On February 11, Mohammed al Taishi, one of the civilian representatives of the Sudanese sovereign council and its spokesperson, announced that the government would be willing to hand former President Omar al-Bashir and other suspects over to the International Criminal Court (ICC). “Our conviction as government, which made us to agree to allow those who have been issued arrest warrants to be taken before the International Criminal Court, this decision, is based on the principle of justice, which is one of the themes of the revolution,” he said. When asked if the decision would be accepted by the Sudanese people, he added, “We are doing what the Sudanese people asked us to do.”
This announcement, coming more than a decade after the ICC issued its first arrest warrant against al-Bashir, has prompted strong reactions from the Sudanese.
The declaration to cooperate with the ICC has brought significant new energy. “My first reaction was joy… millions of victims rejoiced,” says activist Hadia Hasaballa.
“As a Darfuri and a normal citizen, I feel like this is finally a victory,” said Majid Maali, a Sudanese lawyer.
“This has been a demand of millions of people who have been affected by the human catastrophe of the last 30 years in Darfur,” said Deputy Chair of the Darfur Bar Association Salih Mahmoud Osman.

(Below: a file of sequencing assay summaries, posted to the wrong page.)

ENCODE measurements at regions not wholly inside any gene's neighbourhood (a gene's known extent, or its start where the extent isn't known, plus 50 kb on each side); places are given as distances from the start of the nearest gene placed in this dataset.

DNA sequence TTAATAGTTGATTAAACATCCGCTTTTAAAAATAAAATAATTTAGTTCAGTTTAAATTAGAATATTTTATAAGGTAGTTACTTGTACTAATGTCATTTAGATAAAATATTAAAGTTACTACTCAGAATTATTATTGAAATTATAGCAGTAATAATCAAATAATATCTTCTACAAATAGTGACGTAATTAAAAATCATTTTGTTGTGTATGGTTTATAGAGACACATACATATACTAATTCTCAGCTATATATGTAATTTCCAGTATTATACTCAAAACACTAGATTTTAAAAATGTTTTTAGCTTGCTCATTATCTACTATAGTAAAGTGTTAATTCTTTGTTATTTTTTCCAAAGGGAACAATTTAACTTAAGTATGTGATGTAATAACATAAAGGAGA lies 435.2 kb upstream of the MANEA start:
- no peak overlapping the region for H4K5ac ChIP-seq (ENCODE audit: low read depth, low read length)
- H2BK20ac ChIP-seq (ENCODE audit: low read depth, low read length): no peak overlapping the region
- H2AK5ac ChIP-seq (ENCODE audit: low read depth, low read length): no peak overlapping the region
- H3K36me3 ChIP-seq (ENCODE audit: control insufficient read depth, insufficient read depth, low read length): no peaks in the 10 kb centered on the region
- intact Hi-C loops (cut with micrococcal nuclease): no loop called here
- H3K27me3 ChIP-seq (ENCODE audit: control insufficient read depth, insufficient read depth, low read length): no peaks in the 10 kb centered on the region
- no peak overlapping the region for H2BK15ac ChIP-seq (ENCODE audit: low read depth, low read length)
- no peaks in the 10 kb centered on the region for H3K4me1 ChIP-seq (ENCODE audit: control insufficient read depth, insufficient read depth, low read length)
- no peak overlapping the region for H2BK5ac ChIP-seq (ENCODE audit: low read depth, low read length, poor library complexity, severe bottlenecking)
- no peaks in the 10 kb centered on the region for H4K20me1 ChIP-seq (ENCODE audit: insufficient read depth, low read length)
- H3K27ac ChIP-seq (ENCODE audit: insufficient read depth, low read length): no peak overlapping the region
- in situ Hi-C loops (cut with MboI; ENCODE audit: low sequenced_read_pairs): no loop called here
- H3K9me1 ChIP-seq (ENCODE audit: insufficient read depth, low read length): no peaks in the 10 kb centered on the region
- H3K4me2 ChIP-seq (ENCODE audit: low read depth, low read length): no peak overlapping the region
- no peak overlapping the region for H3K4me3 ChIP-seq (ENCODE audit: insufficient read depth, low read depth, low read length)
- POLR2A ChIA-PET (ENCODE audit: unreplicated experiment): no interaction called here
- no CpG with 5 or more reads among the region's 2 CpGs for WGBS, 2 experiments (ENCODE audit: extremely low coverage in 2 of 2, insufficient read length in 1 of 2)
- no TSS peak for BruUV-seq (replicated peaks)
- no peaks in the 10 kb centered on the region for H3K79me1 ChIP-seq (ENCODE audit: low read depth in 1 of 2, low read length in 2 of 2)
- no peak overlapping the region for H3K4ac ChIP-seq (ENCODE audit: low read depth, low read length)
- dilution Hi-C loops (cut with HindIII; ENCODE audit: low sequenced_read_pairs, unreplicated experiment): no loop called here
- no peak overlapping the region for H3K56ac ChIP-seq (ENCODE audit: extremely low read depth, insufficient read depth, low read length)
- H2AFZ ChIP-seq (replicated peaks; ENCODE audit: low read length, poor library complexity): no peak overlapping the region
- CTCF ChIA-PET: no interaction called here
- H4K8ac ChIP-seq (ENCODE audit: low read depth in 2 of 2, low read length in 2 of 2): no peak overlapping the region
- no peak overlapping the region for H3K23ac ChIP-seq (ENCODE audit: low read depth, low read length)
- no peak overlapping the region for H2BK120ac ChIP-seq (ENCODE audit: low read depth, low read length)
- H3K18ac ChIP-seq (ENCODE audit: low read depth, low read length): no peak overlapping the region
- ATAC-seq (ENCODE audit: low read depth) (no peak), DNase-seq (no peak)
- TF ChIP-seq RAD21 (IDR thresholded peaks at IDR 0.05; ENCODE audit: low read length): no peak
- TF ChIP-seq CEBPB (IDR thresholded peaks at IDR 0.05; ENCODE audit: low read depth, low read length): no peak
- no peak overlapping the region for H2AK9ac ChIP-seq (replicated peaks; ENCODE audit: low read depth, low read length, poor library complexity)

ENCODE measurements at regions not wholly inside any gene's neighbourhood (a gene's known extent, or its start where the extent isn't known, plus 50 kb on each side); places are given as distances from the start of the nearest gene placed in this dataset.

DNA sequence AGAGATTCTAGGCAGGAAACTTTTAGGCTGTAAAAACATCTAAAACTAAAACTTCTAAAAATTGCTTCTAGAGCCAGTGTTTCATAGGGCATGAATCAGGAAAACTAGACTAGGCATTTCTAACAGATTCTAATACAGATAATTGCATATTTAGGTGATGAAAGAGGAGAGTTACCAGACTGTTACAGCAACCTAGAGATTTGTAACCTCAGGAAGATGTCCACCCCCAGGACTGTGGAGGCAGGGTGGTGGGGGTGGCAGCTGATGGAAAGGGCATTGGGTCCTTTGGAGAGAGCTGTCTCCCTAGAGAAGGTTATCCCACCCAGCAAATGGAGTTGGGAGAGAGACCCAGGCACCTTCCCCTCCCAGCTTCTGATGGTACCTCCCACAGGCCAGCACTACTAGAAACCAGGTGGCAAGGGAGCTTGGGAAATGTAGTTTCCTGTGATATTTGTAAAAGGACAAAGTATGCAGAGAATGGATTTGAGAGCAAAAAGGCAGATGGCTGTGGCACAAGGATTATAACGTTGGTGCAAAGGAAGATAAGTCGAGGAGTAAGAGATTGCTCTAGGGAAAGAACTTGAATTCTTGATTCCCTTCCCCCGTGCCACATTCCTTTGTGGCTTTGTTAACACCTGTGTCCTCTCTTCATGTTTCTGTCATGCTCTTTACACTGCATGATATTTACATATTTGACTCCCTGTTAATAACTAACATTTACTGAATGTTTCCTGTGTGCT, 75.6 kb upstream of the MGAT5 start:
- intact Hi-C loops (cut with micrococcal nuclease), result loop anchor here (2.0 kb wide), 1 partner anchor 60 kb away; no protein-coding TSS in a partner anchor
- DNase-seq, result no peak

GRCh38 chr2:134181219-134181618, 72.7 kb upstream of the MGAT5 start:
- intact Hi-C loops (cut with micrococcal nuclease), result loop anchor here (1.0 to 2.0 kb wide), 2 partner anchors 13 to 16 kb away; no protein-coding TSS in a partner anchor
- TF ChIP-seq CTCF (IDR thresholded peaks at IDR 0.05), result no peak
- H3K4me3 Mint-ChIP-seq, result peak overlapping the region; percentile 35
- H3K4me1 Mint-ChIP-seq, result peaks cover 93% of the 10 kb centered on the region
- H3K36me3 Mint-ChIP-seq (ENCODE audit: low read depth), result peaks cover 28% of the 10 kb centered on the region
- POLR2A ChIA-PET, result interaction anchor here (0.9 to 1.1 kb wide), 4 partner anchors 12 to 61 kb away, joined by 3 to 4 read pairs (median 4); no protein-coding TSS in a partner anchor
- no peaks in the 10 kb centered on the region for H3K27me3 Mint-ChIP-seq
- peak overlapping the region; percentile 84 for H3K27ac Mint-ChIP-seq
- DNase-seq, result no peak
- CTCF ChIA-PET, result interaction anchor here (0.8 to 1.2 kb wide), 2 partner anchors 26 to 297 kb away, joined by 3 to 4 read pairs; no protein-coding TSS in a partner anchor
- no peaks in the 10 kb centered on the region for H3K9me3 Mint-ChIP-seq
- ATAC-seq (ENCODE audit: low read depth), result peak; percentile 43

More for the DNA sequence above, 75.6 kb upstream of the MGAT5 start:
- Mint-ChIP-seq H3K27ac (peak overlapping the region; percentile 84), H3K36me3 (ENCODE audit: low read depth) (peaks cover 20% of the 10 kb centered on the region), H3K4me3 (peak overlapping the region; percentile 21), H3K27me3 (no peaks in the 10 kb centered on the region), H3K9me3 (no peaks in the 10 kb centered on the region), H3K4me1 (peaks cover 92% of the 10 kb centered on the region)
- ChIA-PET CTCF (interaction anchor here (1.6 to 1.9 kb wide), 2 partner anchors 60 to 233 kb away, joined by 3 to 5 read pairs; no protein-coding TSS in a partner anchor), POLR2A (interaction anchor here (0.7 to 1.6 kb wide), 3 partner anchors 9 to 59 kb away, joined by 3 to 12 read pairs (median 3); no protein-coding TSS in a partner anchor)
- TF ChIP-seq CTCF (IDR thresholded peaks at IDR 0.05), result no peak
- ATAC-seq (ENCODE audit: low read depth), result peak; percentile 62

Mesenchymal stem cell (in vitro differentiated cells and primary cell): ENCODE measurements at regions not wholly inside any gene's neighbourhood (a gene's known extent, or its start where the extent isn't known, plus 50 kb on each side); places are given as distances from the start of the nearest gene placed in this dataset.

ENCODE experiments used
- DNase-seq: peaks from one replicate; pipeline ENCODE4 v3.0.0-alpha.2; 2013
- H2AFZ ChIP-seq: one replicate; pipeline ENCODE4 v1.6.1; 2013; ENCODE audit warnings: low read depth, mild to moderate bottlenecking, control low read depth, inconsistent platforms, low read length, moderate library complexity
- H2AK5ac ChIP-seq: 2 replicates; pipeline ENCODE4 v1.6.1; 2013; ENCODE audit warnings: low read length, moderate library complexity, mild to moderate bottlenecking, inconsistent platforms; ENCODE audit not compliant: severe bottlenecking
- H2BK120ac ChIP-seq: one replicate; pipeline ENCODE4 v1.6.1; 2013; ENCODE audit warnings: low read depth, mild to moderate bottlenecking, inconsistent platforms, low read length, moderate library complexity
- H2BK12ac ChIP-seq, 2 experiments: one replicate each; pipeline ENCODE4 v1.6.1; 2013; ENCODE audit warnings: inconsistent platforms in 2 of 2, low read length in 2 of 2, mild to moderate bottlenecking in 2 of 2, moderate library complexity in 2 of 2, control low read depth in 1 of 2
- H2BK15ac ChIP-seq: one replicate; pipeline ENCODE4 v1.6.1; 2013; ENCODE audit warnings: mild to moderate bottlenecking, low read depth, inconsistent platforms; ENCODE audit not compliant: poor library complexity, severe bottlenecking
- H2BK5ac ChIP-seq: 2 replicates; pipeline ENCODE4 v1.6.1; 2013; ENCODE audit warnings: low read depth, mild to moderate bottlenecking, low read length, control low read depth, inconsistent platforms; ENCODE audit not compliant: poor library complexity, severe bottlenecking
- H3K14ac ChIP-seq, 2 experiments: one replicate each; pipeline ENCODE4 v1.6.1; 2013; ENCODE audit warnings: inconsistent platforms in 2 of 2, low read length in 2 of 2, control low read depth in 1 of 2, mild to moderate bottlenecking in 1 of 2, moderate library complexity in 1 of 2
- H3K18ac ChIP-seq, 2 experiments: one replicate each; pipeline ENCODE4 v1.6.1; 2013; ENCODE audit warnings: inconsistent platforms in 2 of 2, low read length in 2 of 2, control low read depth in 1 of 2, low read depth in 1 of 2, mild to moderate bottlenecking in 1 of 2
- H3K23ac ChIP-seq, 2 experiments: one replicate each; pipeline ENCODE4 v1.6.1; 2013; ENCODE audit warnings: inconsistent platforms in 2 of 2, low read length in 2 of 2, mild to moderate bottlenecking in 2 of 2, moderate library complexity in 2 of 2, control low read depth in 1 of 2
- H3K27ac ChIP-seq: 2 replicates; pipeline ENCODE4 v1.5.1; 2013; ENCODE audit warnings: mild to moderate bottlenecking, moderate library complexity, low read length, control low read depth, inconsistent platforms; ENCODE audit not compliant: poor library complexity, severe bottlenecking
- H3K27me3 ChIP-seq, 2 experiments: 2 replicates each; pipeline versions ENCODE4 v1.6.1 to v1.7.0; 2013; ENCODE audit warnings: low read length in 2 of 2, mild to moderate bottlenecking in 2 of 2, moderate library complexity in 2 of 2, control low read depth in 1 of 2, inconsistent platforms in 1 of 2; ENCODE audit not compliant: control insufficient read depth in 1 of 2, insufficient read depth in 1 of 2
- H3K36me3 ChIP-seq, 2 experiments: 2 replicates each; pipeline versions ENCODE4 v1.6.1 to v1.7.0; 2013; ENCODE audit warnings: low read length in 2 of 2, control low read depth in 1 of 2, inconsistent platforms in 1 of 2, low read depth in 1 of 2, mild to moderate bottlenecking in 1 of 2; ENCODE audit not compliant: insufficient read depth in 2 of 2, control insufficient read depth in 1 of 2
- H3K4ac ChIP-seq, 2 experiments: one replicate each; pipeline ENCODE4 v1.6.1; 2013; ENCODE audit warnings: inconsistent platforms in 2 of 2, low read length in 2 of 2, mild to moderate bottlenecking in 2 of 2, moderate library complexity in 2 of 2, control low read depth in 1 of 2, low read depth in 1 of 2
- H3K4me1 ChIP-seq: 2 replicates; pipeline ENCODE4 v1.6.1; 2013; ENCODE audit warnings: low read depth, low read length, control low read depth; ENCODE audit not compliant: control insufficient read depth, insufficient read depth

“Despite feeling abandoned by the international community,” said Mossaad Mohammed Ali, Executive Director of the African Centre for Justice and Peace Studies, “victims in Darfur never stopped fighting to see the day justice triumphs over impunity.”
However, this energy is tempered by a series of questions. One is whether the ICC is the best forum for justice. “Some people think that he should go to the ICC because we don’t have the institutions to try him, other people think that he should face justice in Sudan,” said Sudanese activist Reem Abbas.
Some advocate for the ICC. “Let him be taken to the International Criminal Court because people were killed, people were burned, and we did not have a place,” said Miriam Saleh, a woman from Darfur who fled to Juba.
Others point to the limitations of the Sudanese justice system. Trying al-Bashir in Sudan raises jurisdictional issues. “At the time that these crimes were committed, war crimes, crimes against humanity, and genocide were not included in the Sudanese Criminal Code,” said Mohammed Ali. It would also raise issues of the capacity of the system. “Without reforming the whole system, we cannot do anything. We have hundreds of laws that need to be reformed, but we don’t even have a legislature to do this homework,” said Maali.